Home Music Music Lists

Kurt Cobain Tributes: Living in Nirvana

Friends, loved ones, bandmates, young admirers, Seattle colleagues and more honor Kurt’s life and legacy

kurt cobain

Michel Linssen/Redferns

In many ways, Nirvana were the sum of decades of groundbreaking music: early Beatles, Seventies punk, Eighties alternative. Nirvana were a band that generated omnidirectional, multigenerational goodwill, so it's fitting that these 15 tributes come from artists as different as CCR hero John Fogerty and rising indie-rock star Bethany Cosentino. As Rivers Cuomo says, summing up the awe Nirvana still inspire, "I was just so in love with the music that it made me feel sick."

Jag Gundu/Getty Images

Chris Cornell (Soundgarden)

What Rock Was Supposed to Be About

My first memory of Nirvana was getting a cassette of demos, which ended up becoming Bleach. Everybody's response was that this was an amazing band and these were amazing songs. It was another indication that the Northwest had something special that you couldn't argue with.

It was pretty shocking to see a threepiece that sounded like that, and trying to get inside the head of a guy who writes a song like "Floyd the Barber" – where does the kernel of a song like that start?

The Seattle scene benefitted from an MTV culture, and it was because of the way Nirvana looked and presented themselves that created this kind of unanimous support worldwide. Rock music had become kind of hedonistic – 35-year-old men taking a helicopter to the stage and dating supermodels, and going out of their way to separate themselves from their audience. Nirvana, more than any other band, rocked way harder, had significant originality, while looking like guys you went to high school with. I think that was their secret. There was an inclusion that was long overdue, and it was what rock was supposed to be about.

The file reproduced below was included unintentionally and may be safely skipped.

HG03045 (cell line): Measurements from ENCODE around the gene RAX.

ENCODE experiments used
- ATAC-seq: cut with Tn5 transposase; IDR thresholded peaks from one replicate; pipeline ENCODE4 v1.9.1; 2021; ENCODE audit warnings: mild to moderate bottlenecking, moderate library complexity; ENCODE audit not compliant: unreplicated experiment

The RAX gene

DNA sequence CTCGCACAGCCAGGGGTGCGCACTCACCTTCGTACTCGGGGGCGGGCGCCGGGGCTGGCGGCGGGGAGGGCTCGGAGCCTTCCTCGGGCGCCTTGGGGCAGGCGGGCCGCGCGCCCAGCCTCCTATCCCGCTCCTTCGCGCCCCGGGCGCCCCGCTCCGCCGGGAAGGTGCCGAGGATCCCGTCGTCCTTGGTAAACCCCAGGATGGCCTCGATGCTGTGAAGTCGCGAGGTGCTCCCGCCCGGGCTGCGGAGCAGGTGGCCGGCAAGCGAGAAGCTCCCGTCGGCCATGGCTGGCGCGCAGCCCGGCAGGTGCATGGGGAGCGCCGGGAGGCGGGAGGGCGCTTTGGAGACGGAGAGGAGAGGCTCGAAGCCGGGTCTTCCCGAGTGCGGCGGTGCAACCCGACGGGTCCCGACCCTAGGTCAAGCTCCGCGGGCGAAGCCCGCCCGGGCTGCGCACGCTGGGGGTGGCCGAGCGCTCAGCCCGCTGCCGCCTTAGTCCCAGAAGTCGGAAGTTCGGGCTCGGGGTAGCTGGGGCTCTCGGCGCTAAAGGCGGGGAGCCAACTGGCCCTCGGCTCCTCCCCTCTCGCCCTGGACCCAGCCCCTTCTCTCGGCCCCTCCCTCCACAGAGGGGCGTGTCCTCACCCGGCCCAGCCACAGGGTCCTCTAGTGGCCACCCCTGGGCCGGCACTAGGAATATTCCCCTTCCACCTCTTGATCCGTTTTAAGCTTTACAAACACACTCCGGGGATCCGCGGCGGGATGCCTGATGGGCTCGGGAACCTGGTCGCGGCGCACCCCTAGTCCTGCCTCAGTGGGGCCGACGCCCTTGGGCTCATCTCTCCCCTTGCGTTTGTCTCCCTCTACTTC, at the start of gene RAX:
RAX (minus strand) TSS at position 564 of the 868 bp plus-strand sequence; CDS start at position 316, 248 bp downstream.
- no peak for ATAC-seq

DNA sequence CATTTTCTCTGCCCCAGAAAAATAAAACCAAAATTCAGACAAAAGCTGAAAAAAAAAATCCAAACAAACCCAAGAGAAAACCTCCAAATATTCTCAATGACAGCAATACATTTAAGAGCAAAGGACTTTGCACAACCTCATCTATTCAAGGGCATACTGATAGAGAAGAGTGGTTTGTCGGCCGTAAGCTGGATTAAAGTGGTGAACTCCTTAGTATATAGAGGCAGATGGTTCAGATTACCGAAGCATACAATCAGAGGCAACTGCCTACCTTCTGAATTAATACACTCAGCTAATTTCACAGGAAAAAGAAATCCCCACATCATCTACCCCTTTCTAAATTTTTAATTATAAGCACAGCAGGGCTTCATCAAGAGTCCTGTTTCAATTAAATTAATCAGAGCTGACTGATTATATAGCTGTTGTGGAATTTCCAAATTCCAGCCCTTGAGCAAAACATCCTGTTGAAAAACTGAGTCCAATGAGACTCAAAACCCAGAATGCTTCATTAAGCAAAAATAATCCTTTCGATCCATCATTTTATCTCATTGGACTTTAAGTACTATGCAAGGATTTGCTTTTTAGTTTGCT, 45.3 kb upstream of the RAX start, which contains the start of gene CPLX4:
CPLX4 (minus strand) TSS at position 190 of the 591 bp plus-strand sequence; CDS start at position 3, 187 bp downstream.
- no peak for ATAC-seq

The legend isn't simply going to be the way that he took his life; I believe it will always be the songs.

Tim Mosenfelder/Getty Images

Thurston Moore (Sonic Youth)

Kurt Kissed Eddie Van Halen!

We did this show with Nirvana at the Warfield, in San Francisco. They plugged in, and from the first chord, Kurt flew into the audience. He was surfing over the crowd while playing the song. The crowd threw him back onto the stage, and [snaps his fingers] he hit the first line of the vocal. I was like, "Fuck it, there is no way we can beat that."

The last time I saw Kurt, it was in Los Angeles and San Diego; I went to both shows there on Nirvana's last tour. He seemed very content. He was having fun playing the gig, especially in L.A., because Eddie Van Halen was there. It was funny. Kurt was walking down the hall, and I said, "Dude, Eddie Van Halen's in your dressing room holding court." And Kurt goes, "No way!" He was real excited. Kurt went into the dressing room, walked right up to Eddie and kissed him on the mouth. He had to do that. 1994

Jordi Vidal/Redferns via Getty Images

Curt Kirkwood (Meat Puppets)

Like Describing the Grand Canyon

I think people are still trying to figure out what made Nirvana so important. What makes them so interesting in a lot of ways is that the mystique remains to this day. People are still kind of scratching their heads going, "What was that?"

It was a strange time in music. A lot of stuff was going on in pop and rock and yet there was nothing, not even in alternative, that was a lot like Nirvana. Even with the cool music coming from the Seattle scene, a lot of those bands were really good, but Nirvana were just so different in a way that transcends the medium. It wasn't punk rock or heavy metal – it was just moving.

Kurt's voice was such a perfect rock voice. It was effortless and so open, and he was just a beautiful guy, full of raw emotions. What more could you want? I would always think that when I saw him perform, "What more could you do, my God?" It's like trying to explain the Grand Canyon to people when they haven't seen it.

Chelsea Lauren/WireImage

John Fogerty

Frozen in Time

It's weird how we take hold of certain music. We adopt it, we fall in love with it, we own it. In the case of Nirvana, it was millions of us that owned it. It's as if they're immortal, as if they never go away. When you think about what a great record Nevermind is, it seems kind of frozen in time. Maybe it's because I have a few years on me. You tend to look at these great big manifestations in our lives and in our culture with a really appreciative view. It's almost cinematic that they live on. I was never blessed to see Nirvana live. But sometimes it feels as if you could just turn a switch ever so slightly and Kurt would be still here with us and those guys would still be playing.

Show Comments